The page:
Photograph by Joel Sartore, National Geographic Photo Ark
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An eastern towhee photographed at Kissemmee Prairie Preserve State Park in Okeechobee, Florida
Photograph by Joel Sartore, National Geographic Photo Ark

Eastern Towhee

About the Eastern Towhee

The eastern behaves similarly to the spotted towhee. Length 7.5".


Conspicuous white corners on tail and white patch at base of pri­maries. Male: black upperparts, hood; rufous sides, white underparts. Female: black areas replaced by brown. Juvenile: brownish streaks below.

Geographic Variation

Four subspecies show weak to moderate variation. Bird’s overall size and the extent of white in its wings and tail decline from the northern part of the range to the Gulf Coast; bill, leg, and foot sizes increase. The large nominate subspecies (breeds in North) has red irides, most extensive white in tail. Smaller alleni of Florida paler and duller, with straw-colored irides. Intermediate southern subspecies canaster (west) and rileyi (east) have variably orange to straw-colored irides.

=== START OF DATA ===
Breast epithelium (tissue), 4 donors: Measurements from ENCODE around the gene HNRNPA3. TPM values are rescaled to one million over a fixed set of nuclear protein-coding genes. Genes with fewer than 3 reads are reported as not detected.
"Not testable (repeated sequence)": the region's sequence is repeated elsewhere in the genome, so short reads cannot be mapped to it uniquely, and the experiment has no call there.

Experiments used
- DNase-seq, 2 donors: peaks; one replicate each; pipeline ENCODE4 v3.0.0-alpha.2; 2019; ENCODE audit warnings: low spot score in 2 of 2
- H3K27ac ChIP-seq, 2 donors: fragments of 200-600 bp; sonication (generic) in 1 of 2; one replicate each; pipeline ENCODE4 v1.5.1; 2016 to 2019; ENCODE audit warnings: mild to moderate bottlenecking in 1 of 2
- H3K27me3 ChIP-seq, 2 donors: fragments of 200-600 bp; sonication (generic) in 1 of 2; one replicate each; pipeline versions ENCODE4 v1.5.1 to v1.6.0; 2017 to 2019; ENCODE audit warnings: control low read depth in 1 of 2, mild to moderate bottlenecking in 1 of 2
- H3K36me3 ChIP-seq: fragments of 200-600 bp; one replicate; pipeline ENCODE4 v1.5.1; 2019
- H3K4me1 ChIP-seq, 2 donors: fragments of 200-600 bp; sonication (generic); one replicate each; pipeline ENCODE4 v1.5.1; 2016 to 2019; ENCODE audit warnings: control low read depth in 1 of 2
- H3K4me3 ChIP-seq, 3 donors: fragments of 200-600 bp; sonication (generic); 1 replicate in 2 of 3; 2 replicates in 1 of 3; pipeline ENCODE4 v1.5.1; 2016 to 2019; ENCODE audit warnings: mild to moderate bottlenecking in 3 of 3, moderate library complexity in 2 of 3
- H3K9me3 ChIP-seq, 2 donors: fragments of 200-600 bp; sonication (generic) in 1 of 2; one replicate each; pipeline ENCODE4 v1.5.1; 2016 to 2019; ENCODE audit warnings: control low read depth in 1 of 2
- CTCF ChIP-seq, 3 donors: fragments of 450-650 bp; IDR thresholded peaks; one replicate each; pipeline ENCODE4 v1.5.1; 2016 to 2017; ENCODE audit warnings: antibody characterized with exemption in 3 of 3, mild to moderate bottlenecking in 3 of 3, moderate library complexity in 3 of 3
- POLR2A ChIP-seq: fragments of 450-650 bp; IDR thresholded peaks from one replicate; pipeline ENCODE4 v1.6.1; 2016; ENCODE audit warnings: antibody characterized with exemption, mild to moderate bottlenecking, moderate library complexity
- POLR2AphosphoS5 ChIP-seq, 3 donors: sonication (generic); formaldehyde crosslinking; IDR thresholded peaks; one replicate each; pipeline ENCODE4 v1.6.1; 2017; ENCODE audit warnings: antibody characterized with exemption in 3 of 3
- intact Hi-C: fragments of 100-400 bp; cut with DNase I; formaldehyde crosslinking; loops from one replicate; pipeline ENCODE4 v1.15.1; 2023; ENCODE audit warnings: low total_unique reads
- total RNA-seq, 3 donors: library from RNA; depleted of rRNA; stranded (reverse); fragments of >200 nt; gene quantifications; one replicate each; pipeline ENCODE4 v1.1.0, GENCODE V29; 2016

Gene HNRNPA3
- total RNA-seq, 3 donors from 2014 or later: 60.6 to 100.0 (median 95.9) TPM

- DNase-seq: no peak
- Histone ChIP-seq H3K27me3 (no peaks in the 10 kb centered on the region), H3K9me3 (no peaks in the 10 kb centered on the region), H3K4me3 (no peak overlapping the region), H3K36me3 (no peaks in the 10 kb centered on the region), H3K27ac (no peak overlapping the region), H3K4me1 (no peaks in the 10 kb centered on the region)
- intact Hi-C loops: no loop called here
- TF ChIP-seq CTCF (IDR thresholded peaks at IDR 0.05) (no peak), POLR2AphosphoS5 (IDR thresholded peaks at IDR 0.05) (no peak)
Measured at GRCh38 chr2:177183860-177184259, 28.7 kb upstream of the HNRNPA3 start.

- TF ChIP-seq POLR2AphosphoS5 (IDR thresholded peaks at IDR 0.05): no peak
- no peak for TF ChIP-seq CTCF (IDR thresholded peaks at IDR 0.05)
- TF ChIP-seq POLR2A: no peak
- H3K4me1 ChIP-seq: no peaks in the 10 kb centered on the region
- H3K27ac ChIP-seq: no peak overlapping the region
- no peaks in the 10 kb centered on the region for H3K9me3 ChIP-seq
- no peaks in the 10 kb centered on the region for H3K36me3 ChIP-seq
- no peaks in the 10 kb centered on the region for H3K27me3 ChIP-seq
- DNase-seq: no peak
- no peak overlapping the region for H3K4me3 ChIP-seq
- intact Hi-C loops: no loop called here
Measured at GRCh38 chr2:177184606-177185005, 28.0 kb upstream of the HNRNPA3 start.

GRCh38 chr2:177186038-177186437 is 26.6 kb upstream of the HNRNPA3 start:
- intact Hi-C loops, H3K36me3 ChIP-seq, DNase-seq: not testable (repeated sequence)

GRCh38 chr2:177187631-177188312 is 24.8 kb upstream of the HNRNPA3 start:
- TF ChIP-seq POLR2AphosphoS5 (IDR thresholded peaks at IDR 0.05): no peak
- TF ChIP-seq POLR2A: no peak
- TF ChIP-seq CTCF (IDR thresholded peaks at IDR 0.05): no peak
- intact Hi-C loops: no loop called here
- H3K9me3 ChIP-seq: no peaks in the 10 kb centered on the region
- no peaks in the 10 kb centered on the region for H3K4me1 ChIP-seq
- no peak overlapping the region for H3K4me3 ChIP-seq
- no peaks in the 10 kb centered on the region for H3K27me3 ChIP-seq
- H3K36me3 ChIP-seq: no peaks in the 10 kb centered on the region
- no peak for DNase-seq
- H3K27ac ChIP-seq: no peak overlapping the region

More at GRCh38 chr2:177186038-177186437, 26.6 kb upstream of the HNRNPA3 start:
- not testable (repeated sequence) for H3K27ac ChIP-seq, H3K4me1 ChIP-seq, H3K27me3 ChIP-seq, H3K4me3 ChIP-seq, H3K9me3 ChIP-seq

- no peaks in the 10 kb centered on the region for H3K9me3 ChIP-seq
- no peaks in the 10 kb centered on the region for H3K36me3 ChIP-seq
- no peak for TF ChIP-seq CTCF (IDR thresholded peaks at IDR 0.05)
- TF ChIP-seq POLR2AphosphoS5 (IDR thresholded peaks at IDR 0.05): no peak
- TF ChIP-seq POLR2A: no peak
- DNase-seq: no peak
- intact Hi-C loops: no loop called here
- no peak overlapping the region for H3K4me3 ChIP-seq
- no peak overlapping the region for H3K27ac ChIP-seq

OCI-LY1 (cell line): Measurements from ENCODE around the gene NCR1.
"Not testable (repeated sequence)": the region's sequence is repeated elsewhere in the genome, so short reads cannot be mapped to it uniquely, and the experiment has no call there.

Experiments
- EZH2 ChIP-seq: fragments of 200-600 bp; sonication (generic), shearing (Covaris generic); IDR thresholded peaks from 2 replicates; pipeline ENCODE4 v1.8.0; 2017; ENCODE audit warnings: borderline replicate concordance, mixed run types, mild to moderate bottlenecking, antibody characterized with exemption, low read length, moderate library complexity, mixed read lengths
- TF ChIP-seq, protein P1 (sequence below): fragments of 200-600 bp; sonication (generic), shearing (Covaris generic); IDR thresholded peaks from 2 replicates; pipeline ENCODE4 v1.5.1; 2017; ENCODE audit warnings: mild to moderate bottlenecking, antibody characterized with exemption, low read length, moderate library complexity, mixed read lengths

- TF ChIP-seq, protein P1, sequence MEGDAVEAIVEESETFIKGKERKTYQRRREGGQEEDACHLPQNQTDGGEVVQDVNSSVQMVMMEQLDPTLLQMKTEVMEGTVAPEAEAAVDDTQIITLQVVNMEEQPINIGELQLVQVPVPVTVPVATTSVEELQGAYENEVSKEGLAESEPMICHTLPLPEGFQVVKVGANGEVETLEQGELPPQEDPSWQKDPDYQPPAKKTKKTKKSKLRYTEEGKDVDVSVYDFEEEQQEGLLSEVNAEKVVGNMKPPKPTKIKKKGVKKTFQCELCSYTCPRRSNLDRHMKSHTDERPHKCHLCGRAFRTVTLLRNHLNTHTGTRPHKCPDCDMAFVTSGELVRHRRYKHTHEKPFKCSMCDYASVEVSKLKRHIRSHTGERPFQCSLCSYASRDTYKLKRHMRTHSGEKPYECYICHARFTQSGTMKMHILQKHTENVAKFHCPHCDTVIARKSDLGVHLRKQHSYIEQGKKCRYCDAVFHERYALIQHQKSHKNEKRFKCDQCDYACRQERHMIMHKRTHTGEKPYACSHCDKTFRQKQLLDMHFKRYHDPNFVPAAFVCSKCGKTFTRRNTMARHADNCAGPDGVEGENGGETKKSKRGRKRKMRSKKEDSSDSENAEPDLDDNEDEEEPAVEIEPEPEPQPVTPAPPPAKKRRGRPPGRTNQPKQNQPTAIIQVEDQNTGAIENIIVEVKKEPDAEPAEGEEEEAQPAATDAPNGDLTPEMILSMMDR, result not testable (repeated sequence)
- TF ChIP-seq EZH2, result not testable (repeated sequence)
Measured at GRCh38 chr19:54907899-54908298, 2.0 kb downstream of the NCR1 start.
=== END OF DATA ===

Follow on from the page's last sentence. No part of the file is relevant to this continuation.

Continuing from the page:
Similar Species


Call: emphatic, upslurred chewink; in alleni, a clearer, even-pitched or upslurred swee. Also a high-pitched szeeueet, dropping in middle (poss. flight note). Various chips when agitated. Song: loud ringing drink your tea, sometimes with additional notes at beginning or shortened to drink tea.

Status and Distribution

Fairly common. Breeding: partial to second growth with dense shrubs and extensive leaf litter, coastal scrub or sand dune ridges, and mature southern pinelands. Migration: resident, except for partially migratory nominate subspecies. Migration primarily October and March. Vagrant: casual to Colorado and New Mexico. Accidental to Arizona, Idaho, and Europe.


Recent declines, especially in North, are due to urbanization. Southern populations more stable.

—From the National Geographic book Complete Birds of North America, 2006